Pressured by sex workers, Taiwan OKs prostitution

TAIPEI (Reuters) - Taiwan began a process of legalizing prostitution Wednesday making the island the latest place in the world to decriminalize the world’s oldest profession.

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In six months, authorities will stop punishing Taiwan sex workers after prostitutes successfully campaigned to be given the same protection as their clients, a government spokesman said.

“Now the client gets off free, but the prostitute gets punished, and that’s not fair,” spokesman Su Jun-pin said.

Taiwan’s cabinet will issue regulations within six months, when new regulations take effect, covering locations in Taiwan approved for prostitution.

“It’s like fishing,” Su said. “The activity may be legal, but in some places you can’t do it.”

Taiwan outlawed prostitution 11 years ago, but older sections of the capital Taipei still teem with underground sex workers in bars and night clubs on the upper floors of high-rise buildings.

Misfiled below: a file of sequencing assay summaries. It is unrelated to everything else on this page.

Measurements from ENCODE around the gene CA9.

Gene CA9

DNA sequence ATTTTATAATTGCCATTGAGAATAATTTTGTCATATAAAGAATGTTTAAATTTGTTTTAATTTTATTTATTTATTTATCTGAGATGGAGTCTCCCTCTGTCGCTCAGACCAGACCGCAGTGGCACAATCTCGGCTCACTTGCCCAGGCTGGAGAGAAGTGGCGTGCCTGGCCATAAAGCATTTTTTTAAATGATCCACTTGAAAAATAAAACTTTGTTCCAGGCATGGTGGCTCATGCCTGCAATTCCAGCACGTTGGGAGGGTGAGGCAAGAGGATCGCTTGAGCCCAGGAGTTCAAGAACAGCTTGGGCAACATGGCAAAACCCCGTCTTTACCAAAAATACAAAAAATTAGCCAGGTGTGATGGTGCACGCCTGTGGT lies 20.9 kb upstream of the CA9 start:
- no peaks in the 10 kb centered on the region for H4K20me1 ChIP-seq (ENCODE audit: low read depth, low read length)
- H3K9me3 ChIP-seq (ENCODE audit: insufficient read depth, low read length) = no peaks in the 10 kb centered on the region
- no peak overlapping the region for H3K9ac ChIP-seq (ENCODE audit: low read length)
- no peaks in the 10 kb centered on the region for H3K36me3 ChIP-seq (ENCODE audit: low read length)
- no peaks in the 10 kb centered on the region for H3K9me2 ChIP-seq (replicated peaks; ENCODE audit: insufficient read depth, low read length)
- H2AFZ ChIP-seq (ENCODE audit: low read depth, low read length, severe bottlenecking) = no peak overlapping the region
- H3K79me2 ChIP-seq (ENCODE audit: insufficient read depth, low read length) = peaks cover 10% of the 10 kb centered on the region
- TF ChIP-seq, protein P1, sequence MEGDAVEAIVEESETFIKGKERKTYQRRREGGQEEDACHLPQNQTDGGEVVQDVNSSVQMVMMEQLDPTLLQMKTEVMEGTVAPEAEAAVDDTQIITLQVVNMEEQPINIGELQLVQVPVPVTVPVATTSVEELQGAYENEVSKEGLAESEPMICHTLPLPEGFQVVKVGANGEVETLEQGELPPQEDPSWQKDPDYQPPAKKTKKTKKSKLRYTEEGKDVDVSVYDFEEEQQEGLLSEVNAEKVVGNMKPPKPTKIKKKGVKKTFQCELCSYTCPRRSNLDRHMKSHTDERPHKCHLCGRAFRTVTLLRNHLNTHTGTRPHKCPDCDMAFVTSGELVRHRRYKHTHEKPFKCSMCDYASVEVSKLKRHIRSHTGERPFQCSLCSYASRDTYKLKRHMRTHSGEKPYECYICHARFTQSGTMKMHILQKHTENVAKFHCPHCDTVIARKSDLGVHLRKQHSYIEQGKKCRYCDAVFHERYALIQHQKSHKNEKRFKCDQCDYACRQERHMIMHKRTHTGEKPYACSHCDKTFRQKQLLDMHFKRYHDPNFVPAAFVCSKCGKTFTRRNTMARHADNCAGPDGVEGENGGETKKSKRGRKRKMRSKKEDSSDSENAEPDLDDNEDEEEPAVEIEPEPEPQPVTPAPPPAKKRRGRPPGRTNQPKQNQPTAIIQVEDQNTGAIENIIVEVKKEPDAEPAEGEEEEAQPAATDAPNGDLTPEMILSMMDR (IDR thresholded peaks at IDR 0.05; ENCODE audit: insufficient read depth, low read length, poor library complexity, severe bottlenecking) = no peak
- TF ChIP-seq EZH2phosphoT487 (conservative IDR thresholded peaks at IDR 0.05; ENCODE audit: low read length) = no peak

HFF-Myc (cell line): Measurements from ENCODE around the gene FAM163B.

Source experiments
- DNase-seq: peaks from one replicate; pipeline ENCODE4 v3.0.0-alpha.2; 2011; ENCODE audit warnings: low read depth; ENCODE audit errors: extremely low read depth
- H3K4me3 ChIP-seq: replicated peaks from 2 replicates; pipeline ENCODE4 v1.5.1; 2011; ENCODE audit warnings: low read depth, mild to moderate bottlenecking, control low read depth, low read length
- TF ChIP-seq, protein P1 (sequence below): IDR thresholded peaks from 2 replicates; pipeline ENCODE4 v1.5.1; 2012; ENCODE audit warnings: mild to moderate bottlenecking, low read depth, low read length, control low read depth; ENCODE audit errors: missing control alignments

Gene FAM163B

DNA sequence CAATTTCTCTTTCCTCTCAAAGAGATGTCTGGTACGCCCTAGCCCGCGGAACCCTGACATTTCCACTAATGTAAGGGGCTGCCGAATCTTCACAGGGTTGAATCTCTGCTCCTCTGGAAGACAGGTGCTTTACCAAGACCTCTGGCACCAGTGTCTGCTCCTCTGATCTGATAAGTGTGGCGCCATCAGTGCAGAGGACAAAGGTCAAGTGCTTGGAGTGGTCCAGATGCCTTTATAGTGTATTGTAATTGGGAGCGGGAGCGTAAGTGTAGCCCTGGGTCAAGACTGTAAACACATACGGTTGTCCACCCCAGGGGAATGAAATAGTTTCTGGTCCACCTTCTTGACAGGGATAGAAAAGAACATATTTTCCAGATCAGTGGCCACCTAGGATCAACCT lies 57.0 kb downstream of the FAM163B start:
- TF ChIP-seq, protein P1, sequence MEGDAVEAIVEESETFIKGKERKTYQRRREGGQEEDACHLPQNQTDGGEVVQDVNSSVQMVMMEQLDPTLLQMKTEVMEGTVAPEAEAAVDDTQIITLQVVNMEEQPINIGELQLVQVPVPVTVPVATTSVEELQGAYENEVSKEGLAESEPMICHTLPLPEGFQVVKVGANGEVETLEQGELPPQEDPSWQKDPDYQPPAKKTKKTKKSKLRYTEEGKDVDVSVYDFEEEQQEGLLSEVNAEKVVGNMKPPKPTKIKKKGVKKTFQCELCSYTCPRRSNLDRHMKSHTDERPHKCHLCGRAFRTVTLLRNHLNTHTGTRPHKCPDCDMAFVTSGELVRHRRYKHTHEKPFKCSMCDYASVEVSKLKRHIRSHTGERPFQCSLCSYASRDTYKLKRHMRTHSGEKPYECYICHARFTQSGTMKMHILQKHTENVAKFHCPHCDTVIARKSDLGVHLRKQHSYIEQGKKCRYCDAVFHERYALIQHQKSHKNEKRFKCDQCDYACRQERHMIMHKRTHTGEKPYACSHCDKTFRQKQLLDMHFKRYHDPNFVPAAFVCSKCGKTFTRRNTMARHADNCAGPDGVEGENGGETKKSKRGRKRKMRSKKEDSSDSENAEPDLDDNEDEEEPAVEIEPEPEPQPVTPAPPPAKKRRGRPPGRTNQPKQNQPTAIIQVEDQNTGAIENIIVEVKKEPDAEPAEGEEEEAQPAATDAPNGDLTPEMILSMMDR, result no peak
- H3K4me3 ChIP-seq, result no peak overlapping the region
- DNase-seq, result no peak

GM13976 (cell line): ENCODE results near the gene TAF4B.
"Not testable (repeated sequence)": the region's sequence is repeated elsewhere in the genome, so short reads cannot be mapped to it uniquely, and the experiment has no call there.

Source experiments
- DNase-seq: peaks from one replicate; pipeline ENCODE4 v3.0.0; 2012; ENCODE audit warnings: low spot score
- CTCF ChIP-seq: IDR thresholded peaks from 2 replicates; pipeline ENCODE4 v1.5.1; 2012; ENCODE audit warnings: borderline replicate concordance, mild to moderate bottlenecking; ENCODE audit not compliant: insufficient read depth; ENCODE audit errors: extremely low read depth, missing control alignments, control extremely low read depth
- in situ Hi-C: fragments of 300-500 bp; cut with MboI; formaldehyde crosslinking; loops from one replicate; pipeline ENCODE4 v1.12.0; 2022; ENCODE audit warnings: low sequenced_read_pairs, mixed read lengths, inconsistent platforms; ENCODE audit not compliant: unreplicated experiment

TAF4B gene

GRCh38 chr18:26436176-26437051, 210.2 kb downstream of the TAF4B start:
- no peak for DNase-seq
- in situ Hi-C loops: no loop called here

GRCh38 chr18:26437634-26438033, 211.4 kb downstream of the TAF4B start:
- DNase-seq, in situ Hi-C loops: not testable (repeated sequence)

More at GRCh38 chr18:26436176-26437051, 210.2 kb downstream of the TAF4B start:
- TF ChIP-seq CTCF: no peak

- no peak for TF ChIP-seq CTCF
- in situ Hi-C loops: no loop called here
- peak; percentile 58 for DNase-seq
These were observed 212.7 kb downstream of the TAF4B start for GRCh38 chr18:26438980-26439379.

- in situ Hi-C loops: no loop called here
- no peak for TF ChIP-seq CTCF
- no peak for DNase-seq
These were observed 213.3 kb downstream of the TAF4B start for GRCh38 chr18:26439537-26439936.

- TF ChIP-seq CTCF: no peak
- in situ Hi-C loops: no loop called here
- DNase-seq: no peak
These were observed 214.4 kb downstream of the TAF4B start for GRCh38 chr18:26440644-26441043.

The Collective of Sex Workers and Supporters, a Taipei-based advocacy group, estimates that 600,000 people are involved in sex-related jobs.

“It’s something the public has wanted for 12 years,” said Collective CEO Chung Chun-tsu. “More and more people are agreeing with this consensus.”

Local religious groups, however, have opposed the move.

Taiwan is the latest place to legalise prostitution.

New Zealand allowed brothels to operate freely in 2003, when parliament narrowly voted to overturn 100-year-old sex laws. A court in Bangladesh decriminalized the trade in 2000, but for women only.

Reporting by Ralph Jennings; Editing by Bill Tarrant